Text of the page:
Why hello there! A big welcome to my writing space and I hope that whoever reading this is coping well with the second lockdown and staying safe!
A little bit about myself
Since I’m new to the student blogger life, I thought it might be best for me to first briefly introduce myself!
So, first things first, hi – my name is Bianca, I am currently an MSc Management student at Imperial College Business School. I previously graduated from the BSc Biochemistry course at Imperial College London, so you can technically say that I’ve just switched buildings when I transitioned from my Bachelor’s to my Master’s.
In case you might be interested, you’ll spend most of your time studying at the Sir Alexander Fleming Building (or more affectionately known as SAF) during the Biochemistry course. Whilst for the Management course – you’ll get to attend lectures at the main building that you’ll always see in Imperial’s prospectus!
Why did I pick Biochemistry?
In general, I’m a person who likes to learn about science-y stuff. The key question I always like to ask whenever I come across a certain topic would be – why should we care about this? How could the knowledge gained be applied in our real world?
This drew me to biochemistry (sorry engineering and other subjects!), where I was intrigued by the idea that it is sometimes the smallest of things that kill you and, to a large extent, I think this is pretty true. As I got the opportunity to specialise in microbiology (the study of microorganisms such as bacteria and viruses) and immunology (the study of our immune system) in my final year, I really enjoyed understanding how pathogens (biological agents that has the potential to cause disease in its hosts) are so well-designed to wreak havoc within our systems. With that in mind, it is fascinating to learn about how our bodies have equipped themselves to fight off all these attacks in order to sustain life!
Not to mention, the current COVID-19 pandemic really highlighted the importance of studying all these biological processes. Before you can design an effective vaccine to counter the virus, it is imperative for you to get a clear idea of what our enemy (i.e. the virus) is like. This involves asking big questions such as, but not limited to, how does its structure look like? What are the key components allowing it to infect its host? How does it spread? How exactly does it mess our body up? The list simply goes on…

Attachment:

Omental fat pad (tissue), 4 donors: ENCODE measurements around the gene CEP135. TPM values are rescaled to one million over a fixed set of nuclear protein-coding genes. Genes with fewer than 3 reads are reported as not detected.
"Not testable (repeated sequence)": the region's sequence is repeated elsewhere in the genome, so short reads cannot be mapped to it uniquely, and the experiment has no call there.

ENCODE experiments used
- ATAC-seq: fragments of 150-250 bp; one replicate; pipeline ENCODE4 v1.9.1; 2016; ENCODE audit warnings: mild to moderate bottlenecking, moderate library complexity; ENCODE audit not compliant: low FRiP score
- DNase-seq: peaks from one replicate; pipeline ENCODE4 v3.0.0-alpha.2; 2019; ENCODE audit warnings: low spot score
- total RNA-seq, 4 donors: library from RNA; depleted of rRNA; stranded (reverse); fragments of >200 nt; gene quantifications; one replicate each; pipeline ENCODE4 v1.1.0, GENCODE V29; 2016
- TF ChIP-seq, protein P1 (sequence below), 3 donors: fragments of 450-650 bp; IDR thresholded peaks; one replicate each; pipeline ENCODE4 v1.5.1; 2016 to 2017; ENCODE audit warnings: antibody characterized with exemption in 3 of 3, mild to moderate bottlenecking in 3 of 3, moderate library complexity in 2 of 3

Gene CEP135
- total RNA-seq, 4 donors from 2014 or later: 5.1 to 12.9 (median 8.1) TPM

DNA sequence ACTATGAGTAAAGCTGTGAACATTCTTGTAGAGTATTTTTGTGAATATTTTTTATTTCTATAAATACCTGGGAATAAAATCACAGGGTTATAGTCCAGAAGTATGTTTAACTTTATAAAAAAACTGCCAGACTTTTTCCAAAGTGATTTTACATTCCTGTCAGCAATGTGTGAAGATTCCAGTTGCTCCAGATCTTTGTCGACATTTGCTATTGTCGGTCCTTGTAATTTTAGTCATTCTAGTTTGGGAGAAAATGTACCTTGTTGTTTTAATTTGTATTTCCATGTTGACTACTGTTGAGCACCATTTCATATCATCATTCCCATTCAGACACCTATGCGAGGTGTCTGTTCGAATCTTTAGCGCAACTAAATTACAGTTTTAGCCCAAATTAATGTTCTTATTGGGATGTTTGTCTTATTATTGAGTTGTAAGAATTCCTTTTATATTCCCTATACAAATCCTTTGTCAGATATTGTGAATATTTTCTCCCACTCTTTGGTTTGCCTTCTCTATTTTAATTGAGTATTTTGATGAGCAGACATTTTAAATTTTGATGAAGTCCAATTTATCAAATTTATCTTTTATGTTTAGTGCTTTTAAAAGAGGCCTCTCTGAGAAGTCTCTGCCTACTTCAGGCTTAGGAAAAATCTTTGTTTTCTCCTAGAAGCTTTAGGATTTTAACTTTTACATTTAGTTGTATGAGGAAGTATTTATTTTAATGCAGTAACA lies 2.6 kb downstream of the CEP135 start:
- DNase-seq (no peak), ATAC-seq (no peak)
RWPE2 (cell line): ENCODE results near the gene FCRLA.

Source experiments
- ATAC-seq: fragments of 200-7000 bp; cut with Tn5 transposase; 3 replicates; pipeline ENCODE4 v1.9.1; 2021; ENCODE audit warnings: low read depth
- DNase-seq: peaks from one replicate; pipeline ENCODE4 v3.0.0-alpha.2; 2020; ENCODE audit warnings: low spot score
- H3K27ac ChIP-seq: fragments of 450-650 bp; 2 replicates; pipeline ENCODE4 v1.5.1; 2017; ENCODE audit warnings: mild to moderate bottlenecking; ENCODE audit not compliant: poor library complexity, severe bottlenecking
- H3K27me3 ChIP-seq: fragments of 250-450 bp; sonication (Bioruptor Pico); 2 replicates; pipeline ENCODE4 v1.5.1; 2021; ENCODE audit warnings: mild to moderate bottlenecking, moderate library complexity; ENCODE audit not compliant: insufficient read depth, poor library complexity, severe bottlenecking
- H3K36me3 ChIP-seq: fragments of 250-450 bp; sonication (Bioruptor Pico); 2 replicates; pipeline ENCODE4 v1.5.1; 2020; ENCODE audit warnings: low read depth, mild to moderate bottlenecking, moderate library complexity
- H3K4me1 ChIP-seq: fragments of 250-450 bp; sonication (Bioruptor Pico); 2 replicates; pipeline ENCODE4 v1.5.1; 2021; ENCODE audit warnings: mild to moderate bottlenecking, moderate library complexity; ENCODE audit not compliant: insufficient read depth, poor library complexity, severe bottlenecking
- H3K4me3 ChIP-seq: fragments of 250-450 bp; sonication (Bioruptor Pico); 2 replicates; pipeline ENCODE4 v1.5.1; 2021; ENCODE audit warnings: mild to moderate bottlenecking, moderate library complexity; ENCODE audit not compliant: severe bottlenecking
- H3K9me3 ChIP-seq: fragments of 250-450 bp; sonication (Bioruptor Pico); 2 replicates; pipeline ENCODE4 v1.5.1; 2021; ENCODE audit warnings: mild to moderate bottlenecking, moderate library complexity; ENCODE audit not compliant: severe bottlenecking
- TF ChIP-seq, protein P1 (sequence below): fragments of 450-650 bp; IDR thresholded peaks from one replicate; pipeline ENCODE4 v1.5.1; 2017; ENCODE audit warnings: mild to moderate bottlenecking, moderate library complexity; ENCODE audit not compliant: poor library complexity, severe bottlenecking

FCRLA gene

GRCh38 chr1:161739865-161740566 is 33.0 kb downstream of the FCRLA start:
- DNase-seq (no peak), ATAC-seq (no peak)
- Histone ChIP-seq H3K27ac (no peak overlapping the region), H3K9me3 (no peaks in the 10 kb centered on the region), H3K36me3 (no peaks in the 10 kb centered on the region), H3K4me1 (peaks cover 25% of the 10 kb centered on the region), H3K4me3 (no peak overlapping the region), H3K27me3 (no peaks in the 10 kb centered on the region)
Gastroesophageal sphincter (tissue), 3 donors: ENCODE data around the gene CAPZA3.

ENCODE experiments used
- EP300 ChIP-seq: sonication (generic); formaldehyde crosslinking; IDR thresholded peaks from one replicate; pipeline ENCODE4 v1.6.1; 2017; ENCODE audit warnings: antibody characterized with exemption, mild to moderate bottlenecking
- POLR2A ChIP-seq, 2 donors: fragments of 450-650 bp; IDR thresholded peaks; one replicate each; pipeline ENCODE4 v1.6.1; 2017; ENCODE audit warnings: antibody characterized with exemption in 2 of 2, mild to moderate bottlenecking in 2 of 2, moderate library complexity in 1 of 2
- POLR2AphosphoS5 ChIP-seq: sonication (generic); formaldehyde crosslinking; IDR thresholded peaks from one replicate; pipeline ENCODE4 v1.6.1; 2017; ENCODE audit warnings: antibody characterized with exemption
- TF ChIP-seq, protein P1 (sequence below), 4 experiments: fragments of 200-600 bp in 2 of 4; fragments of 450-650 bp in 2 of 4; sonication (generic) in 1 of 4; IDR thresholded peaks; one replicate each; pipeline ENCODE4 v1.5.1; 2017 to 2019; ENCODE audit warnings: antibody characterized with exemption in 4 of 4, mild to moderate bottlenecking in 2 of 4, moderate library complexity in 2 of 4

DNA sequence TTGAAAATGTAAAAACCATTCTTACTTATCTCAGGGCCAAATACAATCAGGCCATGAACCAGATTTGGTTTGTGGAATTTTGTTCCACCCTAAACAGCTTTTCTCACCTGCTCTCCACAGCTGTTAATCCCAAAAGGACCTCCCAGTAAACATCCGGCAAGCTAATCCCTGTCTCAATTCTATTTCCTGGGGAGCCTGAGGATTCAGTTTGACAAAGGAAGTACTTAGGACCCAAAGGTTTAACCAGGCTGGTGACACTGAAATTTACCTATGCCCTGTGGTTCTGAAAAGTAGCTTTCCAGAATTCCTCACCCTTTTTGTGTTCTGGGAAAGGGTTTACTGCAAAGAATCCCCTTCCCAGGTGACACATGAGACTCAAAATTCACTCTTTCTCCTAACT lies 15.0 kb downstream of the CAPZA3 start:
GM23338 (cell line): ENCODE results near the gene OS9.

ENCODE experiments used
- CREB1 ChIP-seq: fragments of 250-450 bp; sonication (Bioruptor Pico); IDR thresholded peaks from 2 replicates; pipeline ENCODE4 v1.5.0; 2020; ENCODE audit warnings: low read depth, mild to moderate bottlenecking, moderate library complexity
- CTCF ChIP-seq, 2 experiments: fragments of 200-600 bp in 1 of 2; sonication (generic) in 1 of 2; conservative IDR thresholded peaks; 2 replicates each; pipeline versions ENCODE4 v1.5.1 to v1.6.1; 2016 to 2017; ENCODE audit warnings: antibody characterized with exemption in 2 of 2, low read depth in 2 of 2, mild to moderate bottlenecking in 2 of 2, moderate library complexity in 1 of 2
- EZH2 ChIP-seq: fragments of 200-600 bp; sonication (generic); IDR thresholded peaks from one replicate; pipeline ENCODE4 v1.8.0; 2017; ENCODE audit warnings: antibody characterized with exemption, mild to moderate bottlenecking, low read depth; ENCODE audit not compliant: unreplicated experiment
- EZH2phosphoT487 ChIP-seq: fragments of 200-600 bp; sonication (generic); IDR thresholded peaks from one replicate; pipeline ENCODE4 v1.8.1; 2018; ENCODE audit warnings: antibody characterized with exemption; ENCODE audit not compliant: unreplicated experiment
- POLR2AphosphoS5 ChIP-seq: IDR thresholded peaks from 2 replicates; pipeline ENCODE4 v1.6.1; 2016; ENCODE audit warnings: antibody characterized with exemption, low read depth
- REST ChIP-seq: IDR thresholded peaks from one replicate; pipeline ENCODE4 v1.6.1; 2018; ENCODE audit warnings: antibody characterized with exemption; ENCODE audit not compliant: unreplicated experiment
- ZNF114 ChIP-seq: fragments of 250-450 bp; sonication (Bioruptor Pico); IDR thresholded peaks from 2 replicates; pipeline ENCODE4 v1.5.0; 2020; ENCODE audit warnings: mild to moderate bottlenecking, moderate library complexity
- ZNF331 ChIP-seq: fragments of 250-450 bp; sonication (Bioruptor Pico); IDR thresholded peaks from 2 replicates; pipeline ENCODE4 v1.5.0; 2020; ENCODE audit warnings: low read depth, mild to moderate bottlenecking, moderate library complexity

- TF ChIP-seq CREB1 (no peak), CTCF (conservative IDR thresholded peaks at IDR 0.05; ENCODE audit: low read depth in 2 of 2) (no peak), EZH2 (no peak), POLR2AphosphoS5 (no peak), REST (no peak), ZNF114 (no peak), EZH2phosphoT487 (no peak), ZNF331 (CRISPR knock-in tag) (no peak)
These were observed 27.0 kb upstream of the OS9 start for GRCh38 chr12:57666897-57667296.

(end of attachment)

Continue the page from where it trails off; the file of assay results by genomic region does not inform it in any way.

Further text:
What brought me to Imperial?
One of the important things to highlight – I really like London! I enjoy the convenience of living in a big city. There are just so many places to explore, new cafes to try out, huge parks to jog in, big events that we could join, and hidden gems that we could visit with our friends! All of these really gave me the opportunity to clear my mind whenever I needed a short break from university work!
Besides that, I like how the Biochemistry course allows you to explore a relatively broad range of topics before eventually specialising in a certain area as you progress through your degree. It’s a pretty helpful way for me to determine what subjects I really enjoy learning, and which ones that I would preferably not want to spend too much time on (let’s be real – I would be lying if I said I absolutely loved every aspect of Biochemistry).
Another aspect of Imperial that I personally thought is pretty unique is that they have a facility known as the Enterprise Lab. If you happen to be someone who is entrepreneurial and bursting with cool business ideas – they have a bunch of resources and competitions to give you a platform to potentially realise them!
Not only just that – did you know that the Department of Life Sciences also organises a science invention competition known as the “FoNS-Make-a-Difference!” Competition? It is basically an opportunity for you to win lab space if you have an idea that requires the development of a proof-of-concept. And I find it super inspiring to see how several friends of mine have managed to even establish a start-up through this competition!
Some final words
All in all, I hope that you’ve now gotten a slightly better idea about me, and I look forward to sharing more about my learning journey as we go along. In the meantime, I wish you guys a bright day ahead – hope you all continue to stay positive (and be testing negative)!